The presentations are 25 min long, including questions. So plan for 20 minutes to present and 5 min for questions. You should convey the major idea in the paper, you do not (and should not) explain every single little detail.
Some useful points:
 Give the paper title and the authors on the first slide
 Clearly state the problem the paper tackles
 Explain the prior work on this problem and its limitation (from the prior work section in the paper
 Briefly state which limitations of the prior work the paper proposes to solve and which computational techniques will be used
 Explain the main technical details (the "meat" of the paper)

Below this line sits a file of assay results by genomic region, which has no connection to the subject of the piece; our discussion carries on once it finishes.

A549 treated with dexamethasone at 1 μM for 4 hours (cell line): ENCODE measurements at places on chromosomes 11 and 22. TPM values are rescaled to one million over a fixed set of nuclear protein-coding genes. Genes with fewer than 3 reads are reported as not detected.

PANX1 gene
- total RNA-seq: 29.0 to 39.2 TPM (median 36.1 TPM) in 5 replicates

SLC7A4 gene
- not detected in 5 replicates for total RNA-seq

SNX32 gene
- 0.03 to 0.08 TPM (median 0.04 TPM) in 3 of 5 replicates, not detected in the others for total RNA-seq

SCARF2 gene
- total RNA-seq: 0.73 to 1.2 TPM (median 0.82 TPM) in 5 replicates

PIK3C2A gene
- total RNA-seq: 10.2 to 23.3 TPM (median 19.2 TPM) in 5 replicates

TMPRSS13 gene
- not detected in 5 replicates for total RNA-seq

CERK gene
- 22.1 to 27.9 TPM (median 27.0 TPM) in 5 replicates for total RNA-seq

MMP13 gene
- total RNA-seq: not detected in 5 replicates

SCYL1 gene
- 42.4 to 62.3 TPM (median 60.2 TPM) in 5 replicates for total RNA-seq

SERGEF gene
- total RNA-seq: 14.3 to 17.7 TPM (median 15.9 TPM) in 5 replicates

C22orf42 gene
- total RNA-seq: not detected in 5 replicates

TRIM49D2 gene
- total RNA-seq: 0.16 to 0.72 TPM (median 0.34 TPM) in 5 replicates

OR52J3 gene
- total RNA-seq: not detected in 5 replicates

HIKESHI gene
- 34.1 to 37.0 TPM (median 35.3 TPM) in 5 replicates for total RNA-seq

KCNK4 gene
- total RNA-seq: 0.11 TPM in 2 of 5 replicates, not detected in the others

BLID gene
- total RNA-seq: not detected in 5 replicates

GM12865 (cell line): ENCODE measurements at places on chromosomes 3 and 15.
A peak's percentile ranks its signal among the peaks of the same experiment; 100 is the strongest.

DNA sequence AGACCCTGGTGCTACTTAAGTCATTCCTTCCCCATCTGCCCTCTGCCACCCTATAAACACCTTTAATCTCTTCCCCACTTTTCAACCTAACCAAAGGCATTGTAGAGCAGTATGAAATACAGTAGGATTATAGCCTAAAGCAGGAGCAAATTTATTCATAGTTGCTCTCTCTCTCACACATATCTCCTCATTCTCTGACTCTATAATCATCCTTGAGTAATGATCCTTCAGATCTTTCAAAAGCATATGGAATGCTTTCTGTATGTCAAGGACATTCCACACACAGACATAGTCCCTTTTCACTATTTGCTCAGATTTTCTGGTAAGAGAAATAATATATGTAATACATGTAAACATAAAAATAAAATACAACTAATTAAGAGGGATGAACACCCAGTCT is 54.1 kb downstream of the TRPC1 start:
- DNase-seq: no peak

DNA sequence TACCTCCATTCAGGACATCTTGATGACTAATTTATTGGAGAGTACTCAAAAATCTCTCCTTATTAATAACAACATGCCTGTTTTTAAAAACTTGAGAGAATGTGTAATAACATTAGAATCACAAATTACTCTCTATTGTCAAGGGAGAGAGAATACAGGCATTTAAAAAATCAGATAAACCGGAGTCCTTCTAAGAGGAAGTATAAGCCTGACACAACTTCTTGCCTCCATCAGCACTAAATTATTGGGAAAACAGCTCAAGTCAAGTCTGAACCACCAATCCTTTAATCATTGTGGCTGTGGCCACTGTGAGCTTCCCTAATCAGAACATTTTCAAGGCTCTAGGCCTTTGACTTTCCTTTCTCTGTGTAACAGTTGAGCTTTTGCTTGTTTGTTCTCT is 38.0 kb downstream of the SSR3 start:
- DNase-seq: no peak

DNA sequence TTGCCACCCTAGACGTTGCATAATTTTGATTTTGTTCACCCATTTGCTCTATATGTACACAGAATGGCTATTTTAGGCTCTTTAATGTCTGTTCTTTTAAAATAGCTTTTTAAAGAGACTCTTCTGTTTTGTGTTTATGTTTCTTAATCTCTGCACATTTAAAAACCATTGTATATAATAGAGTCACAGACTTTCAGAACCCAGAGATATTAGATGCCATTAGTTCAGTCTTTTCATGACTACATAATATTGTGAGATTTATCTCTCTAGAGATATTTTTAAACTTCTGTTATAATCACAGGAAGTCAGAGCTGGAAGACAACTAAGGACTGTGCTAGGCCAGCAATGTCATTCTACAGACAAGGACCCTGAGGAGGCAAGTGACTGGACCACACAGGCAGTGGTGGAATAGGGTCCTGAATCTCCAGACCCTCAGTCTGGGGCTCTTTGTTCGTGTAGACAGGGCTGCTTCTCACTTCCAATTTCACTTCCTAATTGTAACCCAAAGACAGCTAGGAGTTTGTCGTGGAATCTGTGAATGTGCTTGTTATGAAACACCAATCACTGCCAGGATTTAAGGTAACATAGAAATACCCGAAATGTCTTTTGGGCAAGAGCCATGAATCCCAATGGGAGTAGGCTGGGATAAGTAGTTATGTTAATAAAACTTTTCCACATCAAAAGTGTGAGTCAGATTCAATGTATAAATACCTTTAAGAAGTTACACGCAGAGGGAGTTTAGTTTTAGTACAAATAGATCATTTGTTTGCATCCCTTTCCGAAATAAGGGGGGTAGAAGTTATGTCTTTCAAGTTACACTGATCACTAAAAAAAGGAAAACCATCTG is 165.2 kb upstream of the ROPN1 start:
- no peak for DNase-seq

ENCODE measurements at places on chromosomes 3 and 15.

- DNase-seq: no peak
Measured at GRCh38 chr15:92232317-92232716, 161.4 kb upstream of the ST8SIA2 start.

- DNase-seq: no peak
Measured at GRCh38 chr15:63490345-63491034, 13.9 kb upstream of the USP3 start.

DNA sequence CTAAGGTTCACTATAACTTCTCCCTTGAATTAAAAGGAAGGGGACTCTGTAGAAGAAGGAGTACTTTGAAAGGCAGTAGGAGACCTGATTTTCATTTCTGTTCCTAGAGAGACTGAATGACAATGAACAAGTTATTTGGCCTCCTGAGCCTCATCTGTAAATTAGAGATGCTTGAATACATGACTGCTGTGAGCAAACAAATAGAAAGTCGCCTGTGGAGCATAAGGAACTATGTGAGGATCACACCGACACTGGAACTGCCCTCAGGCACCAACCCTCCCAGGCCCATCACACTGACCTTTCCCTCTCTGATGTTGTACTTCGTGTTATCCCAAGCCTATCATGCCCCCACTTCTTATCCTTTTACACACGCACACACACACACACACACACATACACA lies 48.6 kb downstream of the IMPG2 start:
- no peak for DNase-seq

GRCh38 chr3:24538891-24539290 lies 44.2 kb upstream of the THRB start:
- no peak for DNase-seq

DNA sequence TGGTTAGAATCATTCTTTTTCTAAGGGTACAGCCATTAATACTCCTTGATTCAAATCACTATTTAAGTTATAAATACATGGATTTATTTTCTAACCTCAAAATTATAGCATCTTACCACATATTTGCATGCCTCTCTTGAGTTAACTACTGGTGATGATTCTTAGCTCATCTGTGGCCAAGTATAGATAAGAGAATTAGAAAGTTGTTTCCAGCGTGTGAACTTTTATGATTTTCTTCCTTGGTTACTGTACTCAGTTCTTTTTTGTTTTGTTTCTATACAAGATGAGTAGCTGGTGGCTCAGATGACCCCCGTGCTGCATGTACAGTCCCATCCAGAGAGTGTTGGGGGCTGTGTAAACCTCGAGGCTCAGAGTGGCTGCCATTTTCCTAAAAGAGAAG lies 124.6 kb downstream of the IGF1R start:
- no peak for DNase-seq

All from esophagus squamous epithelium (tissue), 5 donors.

Experimental results
 Conclusions (which issues are left to solve, future work, etc...)
 Try to use as many pictures as possible instead of text/formulas
Possible papers for presentations
Presentations on December 2

 Islam: "Probabilistic expression analysis on manifolds" by
Ya Chang Changbo Hu Turk, M.
 Wei: "Learning Object Detection from a Small Number of Examples: the Importance
of Good Features" by K. Levi and Y. Weiss.
 Alex
"A linear time algorithm for computing exact Euclidean distance transforms of binary images in arbitrary dimensions" by Maurer, C.R., Jr., Rensheng Qi, Raghavan, V.
 Tharindu:
"A Discriminatively Trained, Multiscale, Deformable Part Model" by
P. Felzenszwalb, D. McAllester, D. Ramanan, In Proc. IEEE CVPR 2008.